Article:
Danish police shoot intruder at cartoonist's home
By BBC NEWS
Added: Sat, 02 Jan 2010 00:00:00 UTC
Danish police have shot and wounded a man at the home of Kurt Westergaard, whose cartoon depicting the Prophet Muhammad sparked an international row.
Mr Westergaard was at home in Aarhus when a man broke in armed with a knife. Police arrived and shot the man after Mr Westergaard pressed a panic alarm.
Danish officials said the intruder was a 28-year-old Somali linked to the radical Islamist al-Shabab militia.
The cartoon, printed in 2005, prompted violent protests the following year.
Read More http://news.bbc.co.uk/1/hi/world/europe/8437433.stm
- - BBC News Comments
A new poll suggests that atheism is on the rise in the US, while those who consider themselves religious has dropped. What's the cause? Two writers debate.
- - human rights first Comments
Blasphemy Laws Exposed: The Consequences of Criminalizing “Defamation of Religions”
Ed Kilgore - Political Animal Comments
update - too crazy even for the evangelical right
Barton’s Fall From Grace
David Barton says his documents prove that the Founding Fathers were deeply religious men who built America on Christian ideas - but do his sources check out?
Cory Doctorow - BoingBoing Comments
Pussy Riot member Yekaterina Samutsevich has given a tremendous closing statement, which is a masterful summary of Russian oligarchy
Graham Veale - Saints & Sceptics? Comments
Refuting Richard: Dawkins Doesn’t “Get” God
- - BBC News Comments
The government has launched an action plan to tackle child abuse linked to witchcraft or religion in England.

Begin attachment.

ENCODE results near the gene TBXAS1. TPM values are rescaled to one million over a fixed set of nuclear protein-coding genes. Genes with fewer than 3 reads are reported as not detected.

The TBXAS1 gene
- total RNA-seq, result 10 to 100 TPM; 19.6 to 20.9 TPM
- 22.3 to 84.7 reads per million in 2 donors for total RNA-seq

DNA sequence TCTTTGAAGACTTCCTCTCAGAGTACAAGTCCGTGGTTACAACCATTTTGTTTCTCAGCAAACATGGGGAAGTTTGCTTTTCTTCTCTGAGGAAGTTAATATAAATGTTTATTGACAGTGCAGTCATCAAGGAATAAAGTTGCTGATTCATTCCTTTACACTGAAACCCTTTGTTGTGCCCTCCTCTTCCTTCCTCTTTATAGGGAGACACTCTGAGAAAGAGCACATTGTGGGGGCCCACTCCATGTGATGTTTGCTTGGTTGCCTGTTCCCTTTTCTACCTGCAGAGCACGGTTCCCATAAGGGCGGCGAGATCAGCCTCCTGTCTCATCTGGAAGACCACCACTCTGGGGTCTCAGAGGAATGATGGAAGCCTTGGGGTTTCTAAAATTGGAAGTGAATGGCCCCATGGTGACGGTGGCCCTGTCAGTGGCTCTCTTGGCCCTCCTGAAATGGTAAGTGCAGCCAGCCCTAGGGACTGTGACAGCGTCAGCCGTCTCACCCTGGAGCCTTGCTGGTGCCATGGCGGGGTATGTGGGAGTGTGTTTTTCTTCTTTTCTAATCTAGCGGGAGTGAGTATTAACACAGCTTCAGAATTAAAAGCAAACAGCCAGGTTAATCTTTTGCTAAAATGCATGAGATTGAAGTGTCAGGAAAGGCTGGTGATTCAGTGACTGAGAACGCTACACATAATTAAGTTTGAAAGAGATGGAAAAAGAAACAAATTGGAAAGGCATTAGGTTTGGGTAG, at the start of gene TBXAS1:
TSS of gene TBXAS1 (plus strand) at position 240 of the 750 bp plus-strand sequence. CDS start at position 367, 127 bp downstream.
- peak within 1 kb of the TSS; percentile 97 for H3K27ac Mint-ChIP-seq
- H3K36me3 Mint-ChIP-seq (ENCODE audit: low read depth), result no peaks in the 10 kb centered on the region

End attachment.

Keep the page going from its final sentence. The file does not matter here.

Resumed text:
MORE BY BBC NEWS
BBC News - BBC News website 30 Comments
Letters from 1966 between the then Archbishop of Canterbury and a bishop show the Church agreed that a convicted paedophile should be ordained
BBC News - BBC news website 89 Comments
Mr Bhatti, the cabinet's only Christian minister, had received death threats for urging reform to blasphemy laws.
BBC News - BBC News website 98 Comments
In his World Communications Address on 24 January, [the pope] said it was not a sin to use social networking sites
BBC News - BBC News website 28 Comments
The Vatican's centuries-old secrecy over the way it handles its money will no longer be an excuse to avoid its obligations under international and Italian criminal law to combat money-laundering operations by third parties, says the BBC's David Willey in Rome.
BBC News - BBC News website 95 Comments
The Pope gives the example of the use of condoms by prostitutes as "a first step towards moralisation", even though condoms are "not really the way to deal with the evil of HIV infection".